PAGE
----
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Hofmeyr sings Die Stem at Innibos

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iol news pic Steve Hofmeyr

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Afrikaans singer Steve Hofmeyr File picture: Etienne Creux

Cape Town - The Afrikaans anthem “Die Stem” is a cultural song that has a place in a post-apartheid South Africa, the Federation of Afrikaans Cultural Associations (FAK) said on Tuesday.

FAK managing director Danie Langner said the song, initially written as a poem by CJ Langenhoven in 1918, remained a precious cultural heritage for many Africans.

“Cultural songs should have a proper place at cultural festivals... nations are built through respect and recognition of both national and cultural symbols.”

He said the singing of old folk melodies did not equate to nostalgia for a South Africa before 1900.

His comments followed the singing of “Die Stem” by popular Afrikaans musician Steve Hofmeyr at the weekend.

Hofmeyr sang the song to a 45 000-strong crowd at the Afrikaans cultural festival Innibos in Mbombela.

A video of the event shows the crowd singing along and cheering and whistling when the song is finished.

Hofmeyr subsequently posted the video and his views on the event on his Facebook page.

He said: “I will sing it more and I ask that the ban on our sacred traditional song be lifted and all may be free to sing what they want, where they want, as long as it is not hate speech or preaches violence.”

He advised his fans to continue singing the song because it was legal, did not contain hate speech and was written by a South African for the country two decades before apartheid.

In an editorial titled “Are our memories so short?” in the Beeld newspaper on Tuesday, editor Adriaan Basson criticised Hofmeyr's reasoning.

“Steve can say what he wants but the comments on social media speak for themselves. For thousands of people his singing of 'Die Stem' was a reminder of the 'good old days' of apartheid, when the white man was boss and blacks were working class,” he said in Afrikaans.

“It is a beautiful poem and Langenhoven was one of our best writers ever... but it would be extremely naive, if not dishonest to the song to try and loosen its political significance.”

Basson said the song unfortunately represented a system of white-on-black oppression for most citizens and was as inseparable from apartheid as the Blue Bulls song was from Hofmeyr.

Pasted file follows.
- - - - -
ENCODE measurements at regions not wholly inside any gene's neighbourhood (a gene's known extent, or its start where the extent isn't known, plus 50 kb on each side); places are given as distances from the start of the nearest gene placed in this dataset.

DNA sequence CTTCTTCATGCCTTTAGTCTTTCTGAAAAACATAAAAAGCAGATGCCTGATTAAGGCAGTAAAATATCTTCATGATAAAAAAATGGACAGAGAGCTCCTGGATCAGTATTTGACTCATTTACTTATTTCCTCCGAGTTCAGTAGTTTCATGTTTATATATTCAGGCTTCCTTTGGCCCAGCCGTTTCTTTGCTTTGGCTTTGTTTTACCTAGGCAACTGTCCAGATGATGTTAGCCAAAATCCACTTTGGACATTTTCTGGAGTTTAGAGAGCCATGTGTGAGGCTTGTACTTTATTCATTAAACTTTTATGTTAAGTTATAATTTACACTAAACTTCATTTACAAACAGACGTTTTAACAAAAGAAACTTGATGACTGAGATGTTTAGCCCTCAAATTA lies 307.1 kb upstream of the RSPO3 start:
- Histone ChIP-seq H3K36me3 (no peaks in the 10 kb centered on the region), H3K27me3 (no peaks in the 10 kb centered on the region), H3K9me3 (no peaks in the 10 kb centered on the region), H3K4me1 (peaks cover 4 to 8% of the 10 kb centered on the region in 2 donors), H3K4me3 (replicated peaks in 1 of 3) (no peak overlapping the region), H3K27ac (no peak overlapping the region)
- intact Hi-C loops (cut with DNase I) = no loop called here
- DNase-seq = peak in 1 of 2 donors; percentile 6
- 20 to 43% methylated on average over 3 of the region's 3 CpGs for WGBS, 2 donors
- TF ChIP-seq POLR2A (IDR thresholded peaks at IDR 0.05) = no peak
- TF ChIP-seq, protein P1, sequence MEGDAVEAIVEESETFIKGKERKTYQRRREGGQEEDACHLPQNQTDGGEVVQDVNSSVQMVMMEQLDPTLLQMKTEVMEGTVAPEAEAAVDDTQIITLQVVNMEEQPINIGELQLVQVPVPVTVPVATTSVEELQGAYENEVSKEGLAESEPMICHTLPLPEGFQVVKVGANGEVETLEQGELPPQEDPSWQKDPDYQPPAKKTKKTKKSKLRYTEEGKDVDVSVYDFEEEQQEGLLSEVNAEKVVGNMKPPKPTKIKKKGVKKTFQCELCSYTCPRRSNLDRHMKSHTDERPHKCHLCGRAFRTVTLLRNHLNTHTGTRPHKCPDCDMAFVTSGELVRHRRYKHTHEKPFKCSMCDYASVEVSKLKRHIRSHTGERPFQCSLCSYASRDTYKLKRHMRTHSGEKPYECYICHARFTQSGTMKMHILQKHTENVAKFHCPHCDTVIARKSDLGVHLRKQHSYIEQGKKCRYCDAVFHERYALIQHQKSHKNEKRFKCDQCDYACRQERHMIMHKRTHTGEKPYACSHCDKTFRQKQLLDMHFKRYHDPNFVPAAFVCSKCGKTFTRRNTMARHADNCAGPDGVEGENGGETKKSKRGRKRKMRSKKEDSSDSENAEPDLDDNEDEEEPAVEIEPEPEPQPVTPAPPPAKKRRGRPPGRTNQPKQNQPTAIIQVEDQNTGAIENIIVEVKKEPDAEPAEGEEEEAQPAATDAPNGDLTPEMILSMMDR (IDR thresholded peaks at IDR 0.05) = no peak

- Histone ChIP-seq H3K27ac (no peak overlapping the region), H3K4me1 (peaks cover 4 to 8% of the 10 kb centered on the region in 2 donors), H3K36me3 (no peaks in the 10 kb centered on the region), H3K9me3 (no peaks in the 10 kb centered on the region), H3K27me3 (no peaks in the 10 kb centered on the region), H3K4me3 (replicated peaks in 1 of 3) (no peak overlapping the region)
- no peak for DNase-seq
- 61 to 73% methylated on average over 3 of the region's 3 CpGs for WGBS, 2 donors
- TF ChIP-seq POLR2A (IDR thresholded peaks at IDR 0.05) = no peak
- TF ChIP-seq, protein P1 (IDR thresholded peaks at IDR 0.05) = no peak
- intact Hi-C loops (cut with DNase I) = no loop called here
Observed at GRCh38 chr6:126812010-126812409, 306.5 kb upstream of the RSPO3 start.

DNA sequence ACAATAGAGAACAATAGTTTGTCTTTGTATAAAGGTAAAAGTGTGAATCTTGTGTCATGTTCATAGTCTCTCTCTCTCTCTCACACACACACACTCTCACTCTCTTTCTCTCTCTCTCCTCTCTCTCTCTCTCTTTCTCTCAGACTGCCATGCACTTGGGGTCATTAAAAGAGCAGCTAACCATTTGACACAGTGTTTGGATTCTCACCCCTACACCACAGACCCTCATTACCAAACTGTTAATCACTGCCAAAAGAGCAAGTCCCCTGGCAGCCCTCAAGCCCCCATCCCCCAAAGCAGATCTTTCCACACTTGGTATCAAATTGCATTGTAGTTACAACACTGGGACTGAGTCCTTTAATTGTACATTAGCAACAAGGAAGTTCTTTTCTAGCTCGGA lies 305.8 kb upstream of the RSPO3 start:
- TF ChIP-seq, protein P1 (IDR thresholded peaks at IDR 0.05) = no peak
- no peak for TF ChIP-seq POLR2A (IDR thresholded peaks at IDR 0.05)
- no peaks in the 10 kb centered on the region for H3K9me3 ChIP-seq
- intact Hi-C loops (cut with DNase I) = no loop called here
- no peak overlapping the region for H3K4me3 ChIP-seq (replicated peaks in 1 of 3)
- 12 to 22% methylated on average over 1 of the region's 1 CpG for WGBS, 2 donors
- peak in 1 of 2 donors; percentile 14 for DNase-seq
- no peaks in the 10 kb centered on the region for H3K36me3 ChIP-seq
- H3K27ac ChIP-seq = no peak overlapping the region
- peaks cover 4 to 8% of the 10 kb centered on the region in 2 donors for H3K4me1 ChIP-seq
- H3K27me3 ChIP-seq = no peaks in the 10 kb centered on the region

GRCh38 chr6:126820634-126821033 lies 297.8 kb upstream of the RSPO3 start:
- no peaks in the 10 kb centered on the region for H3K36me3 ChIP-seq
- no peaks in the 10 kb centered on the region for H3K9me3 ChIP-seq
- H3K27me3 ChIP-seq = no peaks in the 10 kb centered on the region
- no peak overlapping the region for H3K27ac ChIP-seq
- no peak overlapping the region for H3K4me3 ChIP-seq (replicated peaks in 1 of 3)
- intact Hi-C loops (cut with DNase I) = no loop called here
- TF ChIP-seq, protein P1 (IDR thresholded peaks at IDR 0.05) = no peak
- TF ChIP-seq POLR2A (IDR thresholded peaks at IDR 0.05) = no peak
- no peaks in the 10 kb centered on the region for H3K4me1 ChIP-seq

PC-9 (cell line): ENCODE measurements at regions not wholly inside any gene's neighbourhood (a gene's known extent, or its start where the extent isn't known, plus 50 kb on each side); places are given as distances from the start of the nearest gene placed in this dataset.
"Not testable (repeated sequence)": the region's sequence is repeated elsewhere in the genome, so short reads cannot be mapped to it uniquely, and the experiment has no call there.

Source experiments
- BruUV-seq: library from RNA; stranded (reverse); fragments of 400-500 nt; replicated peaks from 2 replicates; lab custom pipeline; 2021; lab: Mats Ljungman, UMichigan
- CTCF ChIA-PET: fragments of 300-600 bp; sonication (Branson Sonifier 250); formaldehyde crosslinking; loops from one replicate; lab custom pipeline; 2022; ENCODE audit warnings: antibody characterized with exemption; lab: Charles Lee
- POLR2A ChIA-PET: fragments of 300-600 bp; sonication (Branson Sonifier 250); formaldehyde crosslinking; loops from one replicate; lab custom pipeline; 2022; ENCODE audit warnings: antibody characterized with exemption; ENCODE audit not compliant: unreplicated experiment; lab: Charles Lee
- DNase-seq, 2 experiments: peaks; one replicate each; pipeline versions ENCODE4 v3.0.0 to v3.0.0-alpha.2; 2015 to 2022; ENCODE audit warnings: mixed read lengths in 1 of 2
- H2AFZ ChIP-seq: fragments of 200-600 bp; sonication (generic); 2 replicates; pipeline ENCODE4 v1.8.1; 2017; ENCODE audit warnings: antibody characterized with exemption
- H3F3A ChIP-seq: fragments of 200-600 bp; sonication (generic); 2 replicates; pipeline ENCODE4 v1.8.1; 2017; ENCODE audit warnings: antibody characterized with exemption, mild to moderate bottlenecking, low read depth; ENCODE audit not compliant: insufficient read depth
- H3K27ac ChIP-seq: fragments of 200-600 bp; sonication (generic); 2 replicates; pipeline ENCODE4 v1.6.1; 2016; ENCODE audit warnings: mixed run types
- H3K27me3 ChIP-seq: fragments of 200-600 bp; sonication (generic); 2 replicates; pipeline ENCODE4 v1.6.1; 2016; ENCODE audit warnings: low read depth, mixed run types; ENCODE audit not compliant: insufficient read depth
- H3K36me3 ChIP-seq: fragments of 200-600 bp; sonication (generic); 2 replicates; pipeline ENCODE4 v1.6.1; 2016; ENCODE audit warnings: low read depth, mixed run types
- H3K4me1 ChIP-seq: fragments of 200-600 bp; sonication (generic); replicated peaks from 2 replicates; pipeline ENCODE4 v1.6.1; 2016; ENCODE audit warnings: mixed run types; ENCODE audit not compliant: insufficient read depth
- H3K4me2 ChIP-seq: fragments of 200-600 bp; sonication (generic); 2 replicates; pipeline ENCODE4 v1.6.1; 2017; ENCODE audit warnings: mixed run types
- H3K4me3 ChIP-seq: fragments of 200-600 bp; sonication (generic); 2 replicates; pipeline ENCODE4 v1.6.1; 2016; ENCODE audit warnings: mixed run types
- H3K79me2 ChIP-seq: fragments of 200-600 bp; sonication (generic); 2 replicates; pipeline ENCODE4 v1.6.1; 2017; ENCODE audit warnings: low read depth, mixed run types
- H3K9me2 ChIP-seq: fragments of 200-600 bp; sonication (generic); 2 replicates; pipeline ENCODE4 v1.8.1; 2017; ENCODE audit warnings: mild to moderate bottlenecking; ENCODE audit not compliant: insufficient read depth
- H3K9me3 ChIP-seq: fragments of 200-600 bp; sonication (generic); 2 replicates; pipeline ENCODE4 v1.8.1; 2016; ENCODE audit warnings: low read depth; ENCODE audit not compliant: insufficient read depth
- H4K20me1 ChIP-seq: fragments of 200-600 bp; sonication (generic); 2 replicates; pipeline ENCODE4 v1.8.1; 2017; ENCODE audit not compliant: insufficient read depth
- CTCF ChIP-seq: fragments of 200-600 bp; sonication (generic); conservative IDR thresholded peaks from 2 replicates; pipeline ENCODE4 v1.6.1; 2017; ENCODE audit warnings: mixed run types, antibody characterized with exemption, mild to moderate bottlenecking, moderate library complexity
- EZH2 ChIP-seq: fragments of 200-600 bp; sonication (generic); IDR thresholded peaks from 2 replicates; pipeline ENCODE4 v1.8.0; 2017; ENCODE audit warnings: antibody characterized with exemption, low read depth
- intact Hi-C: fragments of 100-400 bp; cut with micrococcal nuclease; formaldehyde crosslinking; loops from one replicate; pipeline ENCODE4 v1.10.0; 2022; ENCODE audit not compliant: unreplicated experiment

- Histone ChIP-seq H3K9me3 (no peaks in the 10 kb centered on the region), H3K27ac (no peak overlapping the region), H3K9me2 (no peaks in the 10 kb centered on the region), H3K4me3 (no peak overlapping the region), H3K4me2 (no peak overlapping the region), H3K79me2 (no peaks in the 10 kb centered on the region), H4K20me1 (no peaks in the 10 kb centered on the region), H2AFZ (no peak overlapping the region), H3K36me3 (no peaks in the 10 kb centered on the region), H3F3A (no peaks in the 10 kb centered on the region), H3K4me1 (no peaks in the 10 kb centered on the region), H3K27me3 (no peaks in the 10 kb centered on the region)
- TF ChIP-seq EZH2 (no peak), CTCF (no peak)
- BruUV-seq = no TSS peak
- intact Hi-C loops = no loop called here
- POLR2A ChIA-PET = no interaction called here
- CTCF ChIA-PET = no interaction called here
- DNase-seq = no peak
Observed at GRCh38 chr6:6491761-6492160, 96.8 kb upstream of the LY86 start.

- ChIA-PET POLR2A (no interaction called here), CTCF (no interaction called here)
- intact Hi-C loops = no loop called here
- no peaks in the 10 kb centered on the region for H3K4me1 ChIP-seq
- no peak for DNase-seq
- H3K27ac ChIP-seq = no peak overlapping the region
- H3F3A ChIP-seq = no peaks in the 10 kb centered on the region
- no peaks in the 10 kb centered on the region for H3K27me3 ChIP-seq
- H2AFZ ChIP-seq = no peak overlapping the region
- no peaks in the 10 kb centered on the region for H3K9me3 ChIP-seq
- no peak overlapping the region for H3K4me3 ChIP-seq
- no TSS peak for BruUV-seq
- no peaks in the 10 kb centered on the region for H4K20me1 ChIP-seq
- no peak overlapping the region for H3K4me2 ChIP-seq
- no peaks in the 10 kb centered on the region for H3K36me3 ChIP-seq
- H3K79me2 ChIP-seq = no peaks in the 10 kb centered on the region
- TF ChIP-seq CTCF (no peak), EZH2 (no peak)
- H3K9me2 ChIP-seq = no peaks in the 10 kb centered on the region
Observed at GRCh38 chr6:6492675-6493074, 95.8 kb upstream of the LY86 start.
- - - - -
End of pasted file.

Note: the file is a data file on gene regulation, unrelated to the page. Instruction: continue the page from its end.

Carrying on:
He wondered whether people were again being deceived by a leader, this time with a guitar in hand.

According to FF Plus spokesman Anton Alberts, the Economic Freedom Fighters on Tuesday called on Parliament for the 'Die Stem' portion of the national anthem to be scrapped.

He said EFF MP and national spokesman Mbuyesi Ndlozi made the comment during a joint meeting of the portfolio committees for Communication and Telecommunications and the Postal Service in Parliament on Tuesday.

Ndlozi was not immediately available to confirm whether he had made the comment.

“They have to realise that they are playing with fire by targeting minorities and in particular the Afrikaners and that it is time for them to grow up and practise responsible politics to the advantage of all South Africans,” Alberts said.

“This means on a national level that there is room for a conciliatory national anthem which exists at present and at cultural events of different cultural groups in South Africa people may sing that which is dear to their hearts without harming anybody else.”

He said citizens should tolerate cultural songs as much as they did freedom songs.

Users on social networking site Twitter had mixed views.

Author and columnist (at)MaxduPreez commented: “Oor Steve Hofmeyr wil ek net een ding se: Goddank, ons is nie almal so nie” (On Steve Hofmeyr, I just want to say one thing: thank goodness we're not all like that).

News24 editor-in-chief Jannie Momberg ((at)JannieMom) said he personally would never have included “Die Stem” as part of the new national anthem after 1994.

Erna, known as (at)HSPieterse, said: “Hoop ons hoor Die Stem as Bonus op jou volgende CD! Flippen nice, hoor!” (Hope we hear Die Stem as a bonus song on your next CD. Flipping nice!).

Another user wanted to know why it was okay to sing the song at a rugby test match with 45 000 people but not at a cultural festival with the same crowd size.

Asked what the African National Congress's view was on the incident, national spokesman Zizi Kodwa said he was not immediately available to comment as he had been in a workshop all day.

He said a statement was likely to be released later on Tuesday.

Sapa


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